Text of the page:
La La Land
Although I’ll happily acknowledge its faults, I was still taken in by La La Land, like so many others. I was almost put off in the first scene by some dizzying and relentless camerawork which actually made me feel a bit queasy. Thankfully, things calmed down and, although the whirling long shots returned on occasion, I was able to sit back and enjoy the songs.
I’ve been listening to the soundtrack for days – I love all the songs and the beautiful instrumental themes, made all the more impressive by the fact Ryan Gosling learnt jazz piano for the film. He and Emma Stone are wonderful together, yet again, and though the story can be rather bittersweet it is a totally joyful ride. I’d happily watch this again very soon.
Although it’s not out in the UK until December, I saw an advanced screening of Sully while I was in New Zealand and am now happy to rave about it back home.
Sully’s central drama is the 2009 emergency water landing on the Hudson River of US Airways Flight 1549 by pilot Chesley “Sully” Sullenberger and the subsequent investigation into the event.
I’ve been a Stephen King fan for many years, but I haven’t actually read this book yet (there’s a copy from the Waterloo book market in a pile next to my bed). I unusually decided it would be fine to go ahead and watch the TV show first, mostly because I’d heard good things coming over from America and also because of the involvement of James Franco, JJ Abrams and King himself.
The show follows Franco as he goes back in time through an anomalous time portal to try and save JFK from assassination and hopefully change the world for the better. I’m happy to say I found it totally gripping and addictive, unbelievably tense in places, and also incredibly well acted. I loved it so much that now I really want to read the book just so I can live through that intense plot again.
Since Iron Man launched the Marvel Universe as we know it in 2008, 10 more MCU movies have built up to this moment: Captain America: Civil War.
After the destruction brought down upon various cities during The Avengers’ battles with bad guys – New York in The Avengers and Sokovia in Avengers: Age of Ultron to name but two – Tony Stark (Iron Man/Robert Downey Jr) begins to feel guilty as he is accosted by the mother of a bright young man killed when a building was dropped on him. And so Tony advocates the Sokovia Accords, a bill endorsed by the United Nations which would control when The Avengers are utilised.
However Steve Rogers (Captain America/Chris Evans) takes umbrage with the removal of free choice for The Avengers in their missions and refuses to sign. The division becomes more pronounced when he helps wanted fugitive and childhood best friend Bucky (the Winter Soldier/Sebastian Stan), ending up with two teams of Avengers going at it, each believing they are right.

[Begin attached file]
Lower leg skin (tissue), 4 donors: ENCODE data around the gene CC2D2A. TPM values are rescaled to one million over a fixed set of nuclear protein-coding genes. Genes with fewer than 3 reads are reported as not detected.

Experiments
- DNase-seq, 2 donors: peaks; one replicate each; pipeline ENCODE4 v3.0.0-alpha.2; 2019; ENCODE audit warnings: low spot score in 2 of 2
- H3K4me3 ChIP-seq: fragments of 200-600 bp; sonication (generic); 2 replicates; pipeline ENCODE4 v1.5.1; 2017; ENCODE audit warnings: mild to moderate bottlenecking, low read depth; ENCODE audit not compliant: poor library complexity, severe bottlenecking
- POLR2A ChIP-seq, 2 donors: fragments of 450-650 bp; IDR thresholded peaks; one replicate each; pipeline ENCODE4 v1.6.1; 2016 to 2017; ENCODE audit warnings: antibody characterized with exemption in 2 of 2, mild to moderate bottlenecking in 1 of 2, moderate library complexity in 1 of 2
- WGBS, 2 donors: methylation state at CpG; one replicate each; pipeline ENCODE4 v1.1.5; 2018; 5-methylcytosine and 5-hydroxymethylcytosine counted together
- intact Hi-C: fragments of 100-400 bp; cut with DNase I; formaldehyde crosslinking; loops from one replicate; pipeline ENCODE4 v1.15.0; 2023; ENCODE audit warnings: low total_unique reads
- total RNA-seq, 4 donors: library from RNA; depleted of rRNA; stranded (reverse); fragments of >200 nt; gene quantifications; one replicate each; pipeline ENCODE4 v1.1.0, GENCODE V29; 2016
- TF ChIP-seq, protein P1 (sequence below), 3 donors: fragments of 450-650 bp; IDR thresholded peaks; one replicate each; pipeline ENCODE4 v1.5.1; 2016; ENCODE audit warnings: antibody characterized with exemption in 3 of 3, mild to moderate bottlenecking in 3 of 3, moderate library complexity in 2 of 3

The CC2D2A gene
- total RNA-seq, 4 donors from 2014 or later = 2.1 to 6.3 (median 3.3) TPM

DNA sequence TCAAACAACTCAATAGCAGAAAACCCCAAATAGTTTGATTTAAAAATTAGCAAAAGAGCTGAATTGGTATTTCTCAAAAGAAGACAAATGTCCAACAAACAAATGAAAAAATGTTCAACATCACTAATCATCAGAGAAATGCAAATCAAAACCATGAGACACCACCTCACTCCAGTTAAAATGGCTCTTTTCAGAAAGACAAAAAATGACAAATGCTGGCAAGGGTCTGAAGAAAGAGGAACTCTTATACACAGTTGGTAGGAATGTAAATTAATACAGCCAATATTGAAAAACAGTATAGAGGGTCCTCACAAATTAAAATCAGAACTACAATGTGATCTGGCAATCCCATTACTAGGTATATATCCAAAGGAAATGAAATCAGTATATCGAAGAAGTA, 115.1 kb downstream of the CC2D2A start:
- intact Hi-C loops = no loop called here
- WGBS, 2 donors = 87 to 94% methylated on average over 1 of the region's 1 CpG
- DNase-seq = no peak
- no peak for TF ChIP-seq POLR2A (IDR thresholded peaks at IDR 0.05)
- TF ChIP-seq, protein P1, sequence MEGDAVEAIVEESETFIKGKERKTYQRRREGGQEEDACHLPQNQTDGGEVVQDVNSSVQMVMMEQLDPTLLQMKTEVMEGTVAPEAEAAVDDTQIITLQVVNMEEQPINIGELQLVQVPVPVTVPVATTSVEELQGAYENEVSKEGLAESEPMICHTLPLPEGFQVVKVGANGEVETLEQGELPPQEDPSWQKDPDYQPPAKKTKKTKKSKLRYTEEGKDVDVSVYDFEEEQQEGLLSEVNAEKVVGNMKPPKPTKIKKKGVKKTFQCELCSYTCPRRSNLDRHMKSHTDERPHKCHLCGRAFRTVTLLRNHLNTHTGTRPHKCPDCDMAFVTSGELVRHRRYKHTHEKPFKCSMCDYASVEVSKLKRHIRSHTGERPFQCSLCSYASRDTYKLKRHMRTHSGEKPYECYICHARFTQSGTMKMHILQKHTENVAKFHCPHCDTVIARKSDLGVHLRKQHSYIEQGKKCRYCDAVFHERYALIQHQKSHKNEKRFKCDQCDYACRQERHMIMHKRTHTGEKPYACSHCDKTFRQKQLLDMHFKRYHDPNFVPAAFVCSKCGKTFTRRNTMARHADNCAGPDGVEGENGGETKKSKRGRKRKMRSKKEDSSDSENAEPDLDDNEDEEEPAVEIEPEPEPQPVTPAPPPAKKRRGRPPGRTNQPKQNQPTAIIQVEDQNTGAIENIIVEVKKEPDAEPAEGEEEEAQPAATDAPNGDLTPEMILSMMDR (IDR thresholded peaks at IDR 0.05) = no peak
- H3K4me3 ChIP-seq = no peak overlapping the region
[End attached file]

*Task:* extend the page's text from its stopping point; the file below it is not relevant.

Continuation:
Deadpool is not your normal superhero movie. It’s a 15, for one thing. Warning: the amount of blood and gore certainly justifies that!
It’s also more juvenile and cheeky (read: crude) than most. I’ve seen this as a criticism in many reviews, but although it’s not the most enjoyable thing about the film, it doesn’t mar it as much as many have said. These jokes are a presence in the movie but don’t really take away from everything else great that’s going on.
And what’s going on is that Ryan Reynolds, People’s Sexiest Man Alive in 2010 as meta-referenced in the movie, plays Wade Wilson. Wilson becomes extremely un-handsome when he gets terminal cancer in his liver, lungs, prostrate and brain and is tempted into an underground lab where he is promised he will be cured and turned into a superhero. But, as he later finds out, it’s more like super slave…
As a journalist, Spotlight is inspirational. For a non-journo, I suspect it is just as fascinating and perhaps scarier as they can see how hard it can be to tell such an important truth.
The film follows the Boston Globe’s investigative team of four, Spotlight, during 2001 as they are assigned a new story by the paper’s incoming editor, a hard-lined Marty Baron (Liev Schreiber). That story is the Catholic Church’s decades-long systematic cover-up of child abuse by priests in Boston.
They start thinking small, just a handful of priests, but each new discovery is a shock, even knowing what we know today. This means that despite the fairly static, small-scale nature of the film, the emotional twists and turns are riveting. It is impossible not to be swept along in the disgust and outrage felt by the characters.
The Hateful Eight, Quentin Tarantino’s eighth film, is a masterpiece of the slow build.
Every lingering shot and slow conversation in Act One pays off in the second, and then some. And although the long running time could be cut down by losing some of the seemingly endless panning shots, it all adds to the tentative, uneasy mood which is lovingly cultivated over the course of three hours.
We begin by following two bounty hunters, played by Samuel L Jackson and Kurt Russell, who are each heading to Red Rock with their haul, dead and alive respectfully. Jackson’s Major Marquis Warren bargains for a place on John Ruth (Russell)’s stagecoach to escape the blizzard that’s chasing them. Along with Ruth’s prisoner, murderess Daisy Domergue (Jennifer Jason Leigh), and Red Rock’s new sheriff (Walton Goggins) who also needs a ride, they stop at Minnie’s Haberdashery to wait out the weather.
There, they meet an offbeat group including growly and moody Joe Gage (Michael Madsen), eccentric English hangman Oswaldo Mobray (a brilliant Tim Roth), Mexican Bob who’s running the place (Demian Bichir), and General Sandy Smithers (Bruce Dern), who fuels some racially-charged tension.